128-9: Jacob says to Stephen, "'I must say that Captain Aubrey seems somewhat oppressed, and if he did not have official business ashore I think he might succumb.' He poured more coffee, plucked off another six inches of soft bread, and looking attentively at his old friend, asked, 'Stephen, are you satisfied with the Captain's health?' 'His physical health?' 'Can the two be separated?' 'On occasion, yes: but to be sure, in general the two are very intimately connected.' 'His light seems to have gone out.' 'His wife has used those very words.' 'Whereas yours, if I may say so, Stephen, glows like a moderately resplendent sun. I hope, my dear, you do not dislike my speaking in this way?' - they had as usual lapsed back into the French of their youth - 'But we have, after all, known one another a great many years.' 'We have indeed, Amos. No: I do not dislike it at all, in you: and I shall try to make the dimming - which I perfectly admit - more comprehensible. As far as the Royal Navy is concerned, I, for one, am attached, loosely attached, to the service: he is literally of it, and success or failure in the Navy is and always has been of paramount importance. He has risen high: he is a post-captain near the top of the list. But he is at that stage when some members of the group with approximately the same seniority are selected for flag-rank as rear-admiral of the blue. By no means all can be chosen: those who are not chosen, those who are passed over, are colloquially or by way of derision known as yellow admirals, admirals of a non-existent squadron. And that is the end of the poor man's hopes: there is no return to eligibility. Merit has something to do with this vital step, yet influence has more - political and family influence have more, sometimes much more; and Jack Aubrey has not always been politically wise. He is very much afraid of picking up the Gazette in the next few months and of seeing men junior to himself being given their flag, a blue flag to be hoisted at the mizzen, if my memory serves: a piece of bunting extraordinarily important to a man who has pursued it with such ardour for so many years. And now that we are no longer at war, now that there is virtually no chance of his distinguishing himself, it is understandable that his light should at least grow dim: there is the real possibility that it should go out entirely. And there is nothing that can restore it, nothing but that piece of cloth. Nothing.' A pause, and he went on, 'The malady, the state of mind, is called flagsickness in the Navy, and it affects almost all ambitious post-captains as they approach the decisive period. I have rarely seen it close at hand, since all my service has been under one commander, but I have often spoken of it to my colleagues, and they agree in saying that those affected - that is to say, all but the few officers whose achievements, family connexions or immediate political influence make their promotion sure - suffer from anxiety, loss of appetite and joie de vivre, while often the essentially masculine functions are disturbed, so that medical men have observed either a virtual impotence or an unwholesome activity. Here there is nothing so extreme; but there is an oppression: little or no music, and he will play chess, cards or backgammon only out of complaisance.' They returned to their coffee and sat considering for a while. Then Stephen said, 'Amos, at one time there were several Syrians and Armenians here: men of business, agents. Do you know any at present? It is of no vital importance, but I should like to know about a large Portuguese Guineaman bound for England, a vessel in which a lady, a friend of mine, is to take passage.' 'Dear me, yes,' said Amos, amused. 'Is not my own cousin Lloyd's representative in this port? Shall I take you to him?' Stephen felt for his watch - no watch of course, but a jet of delight: and a church clock told him that it was nine. 'You are very good. But would he, or one of his clerks, undertake so small a commission? I only wish to fill her cabin with flowers, or rather to have it so filled. And since we sail tomorrow and the Guineaman does not touch here for a great while, clearly the flowers must be procured by proxy.'"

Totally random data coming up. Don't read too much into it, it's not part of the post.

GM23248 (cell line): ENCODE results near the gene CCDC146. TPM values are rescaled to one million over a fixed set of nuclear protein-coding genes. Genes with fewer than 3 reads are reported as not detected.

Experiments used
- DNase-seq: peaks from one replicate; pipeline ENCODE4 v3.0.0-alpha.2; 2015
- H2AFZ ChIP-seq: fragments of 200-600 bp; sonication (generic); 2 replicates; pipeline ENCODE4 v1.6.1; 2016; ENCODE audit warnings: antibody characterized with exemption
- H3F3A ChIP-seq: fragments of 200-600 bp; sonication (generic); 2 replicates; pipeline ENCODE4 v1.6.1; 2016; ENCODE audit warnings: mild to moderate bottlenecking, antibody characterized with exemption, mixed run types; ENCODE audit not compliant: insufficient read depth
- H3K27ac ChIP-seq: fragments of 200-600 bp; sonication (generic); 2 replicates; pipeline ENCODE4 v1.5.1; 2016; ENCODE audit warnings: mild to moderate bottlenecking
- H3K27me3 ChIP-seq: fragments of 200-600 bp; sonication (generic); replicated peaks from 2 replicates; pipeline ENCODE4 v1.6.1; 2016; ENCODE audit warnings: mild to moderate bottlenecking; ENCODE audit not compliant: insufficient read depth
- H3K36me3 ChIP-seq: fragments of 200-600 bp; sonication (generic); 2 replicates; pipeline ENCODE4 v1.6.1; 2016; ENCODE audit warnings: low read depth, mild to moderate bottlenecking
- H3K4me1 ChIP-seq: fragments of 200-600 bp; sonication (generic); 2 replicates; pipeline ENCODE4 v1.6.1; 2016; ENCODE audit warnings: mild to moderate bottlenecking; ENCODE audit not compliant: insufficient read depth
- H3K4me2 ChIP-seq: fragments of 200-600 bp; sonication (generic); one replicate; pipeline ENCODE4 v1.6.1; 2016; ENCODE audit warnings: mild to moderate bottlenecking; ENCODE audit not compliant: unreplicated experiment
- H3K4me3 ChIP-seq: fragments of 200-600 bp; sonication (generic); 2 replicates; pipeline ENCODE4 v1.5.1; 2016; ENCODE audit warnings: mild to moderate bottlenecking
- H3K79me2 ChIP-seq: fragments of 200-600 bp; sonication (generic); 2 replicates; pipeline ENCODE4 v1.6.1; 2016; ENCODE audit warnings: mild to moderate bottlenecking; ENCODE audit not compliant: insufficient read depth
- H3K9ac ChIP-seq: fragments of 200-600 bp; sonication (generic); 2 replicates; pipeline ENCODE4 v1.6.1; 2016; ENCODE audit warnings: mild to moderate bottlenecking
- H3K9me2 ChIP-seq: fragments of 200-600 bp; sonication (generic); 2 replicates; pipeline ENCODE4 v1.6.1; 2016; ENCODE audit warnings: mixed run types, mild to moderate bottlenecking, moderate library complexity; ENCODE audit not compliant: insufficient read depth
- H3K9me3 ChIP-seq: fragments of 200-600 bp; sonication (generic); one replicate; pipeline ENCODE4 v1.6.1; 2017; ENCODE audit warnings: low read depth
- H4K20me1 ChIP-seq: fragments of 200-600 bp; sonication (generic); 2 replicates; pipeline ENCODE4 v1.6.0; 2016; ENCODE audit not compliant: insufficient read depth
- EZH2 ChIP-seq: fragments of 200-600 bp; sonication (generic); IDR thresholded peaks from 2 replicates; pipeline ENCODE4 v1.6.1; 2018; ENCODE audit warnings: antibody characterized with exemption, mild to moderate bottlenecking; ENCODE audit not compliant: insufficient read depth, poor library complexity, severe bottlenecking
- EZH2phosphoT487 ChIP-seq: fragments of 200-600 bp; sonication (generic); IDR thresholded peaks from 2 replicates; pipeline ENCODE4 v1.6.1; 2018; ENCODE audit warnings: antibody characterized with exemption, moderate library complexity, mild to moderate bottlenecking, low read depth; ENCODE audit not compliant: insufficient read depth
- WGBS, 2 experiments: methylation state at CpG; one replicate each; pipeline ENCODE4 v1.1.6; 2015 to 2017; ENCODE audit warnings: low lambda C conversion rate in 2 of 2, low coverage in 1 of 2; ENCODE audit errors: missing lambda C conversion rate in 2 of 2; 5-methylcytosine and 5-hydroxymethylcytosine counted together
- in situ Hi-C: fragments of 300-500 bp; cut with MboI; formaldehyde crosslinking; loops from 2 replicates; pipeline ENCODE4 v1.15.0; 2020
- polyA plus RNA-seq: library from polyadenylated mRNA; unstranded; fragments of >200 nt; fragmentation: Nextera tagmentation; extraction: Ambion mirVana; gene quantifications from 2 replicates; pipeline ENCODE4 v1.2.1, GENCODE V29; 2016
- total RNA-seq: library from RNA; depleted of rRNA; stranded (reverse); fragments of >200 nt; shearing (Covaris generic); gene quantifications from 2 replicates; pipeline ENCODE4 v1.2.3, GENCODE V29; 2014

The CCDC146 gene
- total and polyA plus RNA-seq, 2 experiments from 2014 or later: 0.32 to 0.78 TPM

136-7: "'My dear Christine...I think it would please you to watch the formation of a community so close-packed and eventually so tight-knit as the crew of a ship, above all of a man-of-war, which has so many more people to serve the guns, and a far more rigid hierarchy. Remarkably strong and lasting friendships are formed, particularly on very long voyages; but even in a commission so recent as ours the process is evident. Young Hanson, whom I have mentioned before, is, I understand from Jack, really talented as far as the mathematics are concerned, and Mr. Daniel, a master's mate, has helped him in their practical application to the guidance of the ship's course - even to determining her exact position on the trackless ocean, for all love. They have become close companions, which could scarcely have been the case on land, their origins, nurture, and manner of speech being so very far apart. When we were in Freetown they were inseparable, wandering about together, taking the bearings of capes and headlands, the height of towers, minarets, fortifications and so on, together with depths and tides. And now, since Mr. Woodbine's health failed him two or three weeks from the Guinea coast, the two have been devotedly